Category: Securities

In “Spring-Loaded” Options Case, Court Finds Failure to Disclose Board’s “Unclean Heart” Does Not Violate Federal Securities Laws But Allows Common Law Fiduciary Duty Claims to Proceed Against Directors Approving Options 0

In “Spring-Loaded” Options Case, Court Finds Failure to Disclose Board’s “Unclean Heart” Does Not Violate Federal Securities Laws But Allows Common Law Fiduciary Duty Claims to Proceed Against Directors Approving Options

In a far-reaching opinion addressing a host of issues relating to the granting of so-called “spring-loaded” stock options to a corporation’s board of directors, the District of New Jersey dismissed a claim under Section 14(a) of the Exchange Act because federal securities laws do not require the corporation to disclose in its proxy statement that the options were part of a “spring-loading” scheme. But the court allowed common-law breach of fiduciary duty claims to proceed against the directors who served on the board’s compensation committee under the entire-fairness doctrine.

Second Circuit Clarifies the Pleading Standard for “Substantial Assistance” in SEC Enforcement  Cases Against Aiders and Abettors 0

Second Circuit Clarifies the Pleading Standard for “Substantial Assistance” in SEC Enforcement Cases Against Aiders and Abettors

In SEC v. Apuzzo, the Second Circuit Court of Appeals recently lowered the pleading standard for aiding and abetting of securities fraud in SEC enforcement actions by reversing the District Court’s finding that proximate causation of the ultimate harm was required to establish substantial assistance. When evaluating aiding and abetting claims, courts previously extended the proximate cause requirement that applies in litigation between private parties to SEC enforcement proceedings. The SEC’s complaint in Apuzzo outlined the details of a complex, but calculated, fraud scheme. The defendant-appellee, Joseph Apuzzo, was the CFO of an equipment manufacturer — Terex Corporation.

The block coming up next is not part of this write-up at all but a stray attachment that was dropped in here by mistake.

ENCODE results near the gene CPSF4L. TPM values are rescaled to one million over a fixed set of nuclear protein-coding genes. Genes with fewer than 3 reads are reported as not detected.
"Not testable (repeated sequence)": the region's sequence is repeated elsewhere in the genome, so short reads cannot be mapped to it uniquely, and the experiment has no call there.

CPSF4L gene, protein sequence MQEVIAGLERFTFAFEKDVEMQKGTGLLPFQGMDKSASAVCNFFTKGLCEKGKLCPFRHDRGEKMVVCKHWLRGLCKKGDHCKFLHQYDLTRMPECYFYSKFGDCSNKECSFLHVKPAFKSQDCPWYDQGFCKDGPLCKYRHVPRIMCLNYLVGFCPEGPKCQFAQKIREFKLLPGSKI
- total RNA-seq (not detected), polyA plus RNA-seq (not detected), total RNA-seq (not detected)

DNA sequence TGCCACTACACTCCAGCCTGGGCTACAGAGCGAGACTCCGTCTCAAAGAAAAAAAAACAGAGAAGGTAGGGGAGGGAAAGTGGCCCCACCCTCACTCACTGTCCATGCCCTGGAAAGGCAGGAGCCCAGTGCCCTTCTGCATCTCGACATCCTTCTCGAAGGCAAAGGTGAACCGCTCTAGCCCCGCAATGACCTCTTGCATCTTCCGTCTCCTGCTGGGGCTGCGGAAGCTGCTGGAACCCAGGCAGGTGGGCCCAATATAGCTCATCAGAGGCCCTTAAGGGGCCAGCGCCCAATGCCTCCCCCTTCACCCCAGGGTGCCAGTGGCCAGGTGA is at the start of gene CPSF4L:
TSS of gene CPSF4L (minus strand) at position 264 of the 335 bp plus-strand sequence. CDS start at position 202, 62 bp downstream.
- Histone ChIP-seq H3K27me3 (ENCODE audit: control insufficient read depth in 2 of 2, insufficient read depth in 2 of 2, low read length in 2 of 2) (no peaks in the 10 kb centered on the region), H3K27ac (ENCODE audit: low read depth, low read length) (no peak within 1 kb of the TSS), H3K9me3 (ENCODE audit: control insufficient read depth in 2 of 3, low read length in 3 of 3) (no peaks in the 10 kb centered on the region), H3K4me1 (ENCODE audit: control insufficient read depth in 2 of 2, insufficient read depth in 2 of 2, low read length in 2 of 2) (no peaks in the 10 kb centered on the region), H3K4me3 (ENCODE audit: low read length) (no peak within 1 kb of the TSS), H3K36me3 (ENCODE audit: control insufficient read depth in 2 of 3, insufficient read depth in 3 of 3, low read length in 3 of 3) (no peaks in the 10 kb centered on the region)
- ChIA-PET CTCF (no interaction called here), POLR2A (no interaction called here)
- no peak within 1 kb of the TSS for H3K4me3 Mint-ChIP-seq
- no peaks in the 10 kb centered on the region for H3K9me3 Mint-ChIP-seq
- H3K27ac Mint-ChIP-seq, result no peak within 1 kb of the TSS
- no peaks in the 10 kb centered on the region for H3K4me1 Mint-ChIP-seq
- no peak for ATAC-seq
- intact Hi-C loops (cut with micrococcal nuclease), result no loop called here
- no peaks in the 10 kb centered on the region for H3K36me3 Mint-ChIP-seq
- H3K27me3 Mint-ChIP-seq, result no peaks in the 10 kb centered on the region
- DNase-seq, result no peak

Second Circuit Holds That a Post-Disclosure Stock Price Rebound Does Not Per Se Preclude Damages for Alleged Federal Securities Fraud 0

Second Circuit Holds That a Post-Disclosure Stock Price Rebound Does Not Per Se Preclude Damages for Alleged Federal Securities Fraud

Recently, the Second Circuit vacated a District Court’s dismissal of a securities fraud action brought by Acticon AG, shareholder of China North East Petroleum Holdings Ltd. (“NEP”), for failure to plead economic loss—a necessary element to maintain a private damages action under § 10(b) of the Securities Exchange Act of 1934 (“§10(b)”). Acticon had multiple opportunities to, but did not, sell its NEP shares at a profit after NEP’s disclosure of the alleged fraud. The Court held that economic loss is not conclusively negated at the pleadings stage where the price of a security recovers shortly after a disclosure of alleged fraud. Significantly, in drawing all reasonable inferences in favor of the plaintiff under NEP’s 12(b)(6) motion, the Court explained that a rise in the price of a stock following a corrective disclosure requires an inquiry into whether the security rose for “reasons unrelated to [the] initial drop,” and thus introduces factual questions and competing theories of causation that would be inappropriate to resolve on a motion to dismiss.






The SDNY’s Recent Application of Janus 0

The SDNY’s Recent Application of Janus

In the few months since the Supreme Court announced the bright line rule of Janus Capital Group, a number of courts have applied the rule, giving us a better picture Rule 10b-5 liability post-Janus. The Supreme Court held in Janus that, for purposes of Rule 10b-5, the maker of a statement is “the person or entity with ultimate authority over the statement, including its content and whether and how to communicate it.” The Court analogized to the relationship between a speechwriter and a speaker: a speechwriter may draft a speech, but the content is within the control of the speaker who delivers it. Thus, the Court found that the investment adviser to a mutual fund was not liable for alleged misrepresentations in the fund’s prospectuses under Rule 10b-5, because the fund, and not the manager, was the maker of the statements.